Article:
The factions are; Arudite, Candor, Dauntless (the irritating and OTT Dauntless), Amity and Abnegation. For those who haven’t swallowed a dictionary, Abnegation helps the homeless or “Factionless”, in this case. Introduce the lovely (and my new crush) Shailene Woodley as isolated teen Tris who is struggling to fit into said faction.

The pace chugged along as Tris was torn between fulfilling her obligations to her parents and finding her true calling, her identity (Zzzzz). Lucky for her there was a big test in which she can change factions. BUT everything is NOT what it seems.

Woodley is a very likeable lead and there were a couple of moments I didn’t expect to happen, which made a nice surprise from my teen blockbuster check list that I’ve accumulated over the years. Theo James played the brooding and mysterious (BUT NOT really that mysterious) Four well.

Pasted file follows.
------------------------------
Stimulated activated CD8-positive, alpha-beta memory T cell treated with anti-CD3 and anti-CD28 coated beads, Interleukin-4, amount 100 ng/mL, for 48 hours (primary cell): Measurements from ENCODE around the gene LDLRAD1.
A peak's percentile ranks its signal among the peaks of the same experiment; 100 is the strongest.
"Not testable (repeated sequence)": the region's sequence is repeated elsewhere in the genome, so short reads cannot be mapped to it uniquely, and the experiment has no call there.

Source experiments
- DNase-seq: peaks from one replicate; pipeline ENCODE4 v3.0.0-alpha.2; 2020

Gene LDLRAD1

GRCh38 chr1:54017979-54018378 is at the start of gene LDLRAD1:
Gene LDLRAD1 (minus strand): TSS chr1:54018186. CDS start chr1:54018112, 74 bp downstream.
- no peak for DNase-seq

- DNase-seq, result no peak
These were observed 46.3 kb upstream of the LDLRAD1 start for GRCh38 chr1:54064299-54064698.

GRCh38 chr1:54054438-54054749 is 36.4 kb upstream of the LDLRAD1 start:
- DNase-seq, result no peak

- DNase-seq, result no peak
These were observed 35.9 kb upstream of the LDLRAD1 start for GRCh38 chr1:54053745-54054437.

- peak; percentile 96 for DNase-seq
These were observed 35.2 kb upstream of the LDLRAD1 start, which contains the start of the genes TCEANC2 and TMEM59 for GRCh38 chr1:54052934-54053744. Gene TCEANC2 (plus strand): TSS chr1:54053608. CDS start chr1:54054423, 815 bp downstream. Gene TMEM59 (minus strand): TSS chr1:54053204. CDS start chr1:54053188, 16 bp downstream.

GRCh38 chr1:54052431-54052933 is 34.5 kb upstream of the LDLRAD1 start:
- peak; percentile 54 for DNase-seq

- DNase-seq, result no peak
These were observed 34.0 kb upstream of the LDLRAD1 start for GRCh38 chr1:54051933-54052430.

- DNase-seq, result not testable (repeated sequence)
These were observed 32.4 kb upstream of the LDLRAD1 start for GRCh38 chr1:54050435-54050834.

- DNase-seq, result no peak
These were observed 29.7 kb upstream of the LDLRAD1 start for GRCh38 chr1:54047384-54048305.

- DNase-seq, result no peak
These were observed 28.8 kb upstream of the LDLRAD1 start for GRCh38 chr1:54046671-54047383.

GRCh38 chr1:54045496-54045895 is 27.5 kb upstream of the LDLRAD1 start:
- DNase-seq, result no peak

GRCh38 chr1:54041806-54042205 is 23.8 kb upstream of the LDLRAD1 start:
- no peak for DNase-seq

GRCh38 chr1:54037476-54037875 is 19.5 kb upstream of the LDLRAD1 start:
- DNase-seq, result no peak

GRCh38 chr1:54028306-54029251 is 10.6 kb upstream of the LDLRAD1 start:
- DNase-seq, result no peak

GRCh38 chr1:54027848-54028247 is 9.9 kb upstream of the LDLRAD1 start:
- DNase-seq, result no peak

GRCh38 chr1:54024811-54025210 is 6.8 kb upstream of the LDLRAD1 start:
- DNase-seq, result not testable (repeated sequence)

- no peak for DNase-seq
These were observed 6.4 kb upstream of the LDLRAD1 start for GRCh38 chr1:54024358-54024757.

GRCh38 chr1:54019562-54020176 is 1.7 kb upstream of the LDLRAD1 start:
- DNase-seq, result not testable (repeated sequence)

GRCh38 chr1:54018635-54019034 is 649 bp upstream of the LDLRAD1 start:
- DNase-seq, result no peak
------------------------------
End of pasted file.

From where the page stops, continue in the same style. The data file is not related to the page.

He has come a long way from sniffing p** in The Inbetweeners Movie (Yep, that guy). He even mastered a flawless American accent.

There was good chemistry between him and Woodley as inevitably sparks flew. The fighting through the ranks of the factions was very Hunger Games. The dinner halls were something out of Harry Potter, only more macho and messier.

The action sequences were entertaining enough; the Inception-esque dream sequences were interesting (if a little repetitive). The big twist reveals were predictable but the ending still kept me from twiddling my thumbs with a racy finish.

Kate Winslet played the icy bitch Jeanine with aplomb. She wasn’t in it enough. For someone of her gravitas, the role seemed minute. BUT of course, if there are more movies (Ha ha!) in the pipeline than I can wait.

The ending was racy, action packed and picked up a meandering pace that was putting me into a mini-coma. Two and a half hours? Really? Is there a Hollywood rule that decrees that these all best selling teen novel adaptations must be said length? Must be for the die hard book fans after the mistakes HP made.

In all fairness, there wasn’t a bad supporting cast attached to this. Jai Courtney (Suicide Squad) played the nasty Eric to perfection. Tony Goldwyn and Ashley Judd were good BUT anyone could have played them.